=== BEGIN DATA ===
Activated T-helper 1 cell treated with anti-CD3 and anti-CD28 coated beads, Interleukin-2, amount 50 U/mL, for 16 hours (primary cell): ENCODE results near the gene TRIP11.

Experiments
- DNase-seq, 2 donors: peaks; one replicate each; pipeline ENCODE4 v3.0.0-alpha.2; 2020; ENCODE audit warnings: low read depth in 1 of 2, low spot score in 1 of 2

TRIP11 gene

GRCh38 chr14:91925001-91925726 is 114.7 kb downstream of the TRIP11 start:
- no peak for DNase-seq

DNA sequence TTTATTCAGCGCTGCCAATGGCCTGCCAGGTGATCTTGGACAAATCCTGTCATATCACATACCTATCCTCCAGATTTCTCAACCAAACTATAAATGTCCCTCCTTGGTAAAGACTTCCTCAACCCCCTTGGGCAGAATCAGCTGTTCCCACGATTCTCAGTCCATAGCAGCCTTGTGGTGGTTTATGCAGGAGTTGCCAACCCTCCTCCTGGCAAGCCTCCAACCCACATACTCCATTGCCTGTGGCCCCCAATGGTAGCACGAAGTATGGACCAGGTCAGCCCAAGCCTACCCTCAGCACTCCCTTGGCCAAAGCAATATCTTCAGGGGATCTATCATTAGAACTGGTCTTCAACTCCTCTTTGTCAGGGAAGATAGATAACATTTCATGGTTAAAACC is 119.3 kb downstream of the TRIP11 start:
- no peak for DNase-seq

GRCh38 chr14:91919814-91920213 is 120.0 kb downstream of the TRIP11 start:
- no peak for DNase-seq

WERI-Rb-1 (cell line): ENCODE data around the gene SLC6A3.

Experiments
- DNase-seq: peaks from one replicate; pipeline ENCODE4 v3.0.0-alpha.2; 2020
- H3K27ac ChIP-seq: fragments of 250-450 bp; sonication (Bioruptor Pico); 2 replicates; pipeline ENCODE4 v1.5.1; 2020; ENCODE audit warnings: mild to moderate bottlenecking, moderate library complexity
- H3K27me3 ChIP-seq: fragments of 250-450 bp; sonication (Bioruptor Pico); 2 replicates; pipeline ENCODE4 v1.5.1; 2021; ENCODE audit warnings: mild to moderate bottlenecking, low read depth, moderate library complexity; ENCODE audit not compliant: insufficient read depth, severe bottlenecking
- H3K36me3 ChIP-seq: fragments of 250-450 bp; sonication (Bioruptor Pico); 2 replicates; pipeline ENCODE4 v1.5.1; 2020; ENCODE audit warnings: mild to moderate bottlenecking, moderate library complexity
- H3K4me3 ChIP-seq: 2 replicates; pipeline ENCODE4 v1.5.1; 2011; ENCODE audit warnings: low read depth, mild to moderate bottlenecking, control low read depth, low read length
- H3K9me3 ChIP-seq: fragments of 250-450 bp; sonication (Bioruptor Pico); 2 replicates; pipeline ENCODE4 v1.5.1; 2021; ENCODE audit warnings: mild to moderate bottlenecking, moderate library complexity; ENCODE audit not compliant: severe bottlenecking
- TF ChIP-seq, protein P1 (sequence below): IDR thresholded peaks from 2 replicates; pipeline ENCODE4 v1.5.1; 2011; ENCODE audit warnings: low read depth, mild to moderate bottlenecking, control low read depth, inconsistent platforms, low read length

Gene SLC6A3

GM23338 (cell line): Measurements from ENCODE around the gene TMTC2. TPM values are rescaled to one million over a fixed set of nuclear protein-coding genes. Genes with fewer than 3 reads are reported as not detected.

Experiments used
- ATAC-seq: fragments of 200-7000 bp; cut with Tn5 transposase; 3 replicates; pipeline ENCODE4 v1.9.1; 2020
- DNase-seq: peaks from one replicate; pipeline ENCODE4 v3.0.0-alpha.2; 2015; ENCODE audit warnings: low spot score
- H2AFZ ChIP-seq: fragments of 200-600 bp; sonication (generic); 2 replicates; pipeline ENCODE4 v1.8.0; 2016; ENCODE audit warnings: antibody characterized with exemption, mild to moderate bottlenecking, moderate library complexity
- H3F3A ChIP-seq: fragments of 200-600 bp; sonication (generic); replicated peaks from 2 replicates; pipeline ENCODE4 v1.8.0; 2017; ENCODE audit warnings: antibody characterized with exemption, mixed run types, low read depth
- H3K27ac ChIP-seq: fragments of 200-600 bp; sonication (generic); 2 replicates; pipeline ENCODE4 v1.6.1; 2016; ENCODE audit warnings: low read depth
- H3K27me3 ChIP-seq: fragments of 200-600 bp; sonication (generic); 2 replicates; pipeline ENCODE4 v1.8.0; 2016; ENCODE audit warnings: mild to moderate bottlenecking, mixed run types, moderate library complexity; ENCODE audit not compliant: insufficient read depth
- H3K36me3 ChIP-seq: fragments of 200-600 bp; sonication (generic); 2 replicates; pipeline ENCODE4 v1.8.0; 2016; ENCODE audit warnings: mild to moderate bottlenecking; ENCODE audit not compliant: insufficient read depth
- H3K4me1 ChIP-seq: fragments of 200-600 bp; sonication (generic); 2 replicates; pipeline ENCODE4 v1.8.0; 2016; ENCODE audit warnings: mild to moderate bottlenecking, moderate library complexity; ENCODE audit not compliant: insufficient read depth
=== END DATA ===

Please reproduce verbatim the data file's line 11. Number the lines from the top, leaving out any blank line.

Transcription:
WERI-Rb-1 (cell line): ENCODE data around the gene SLC6A3.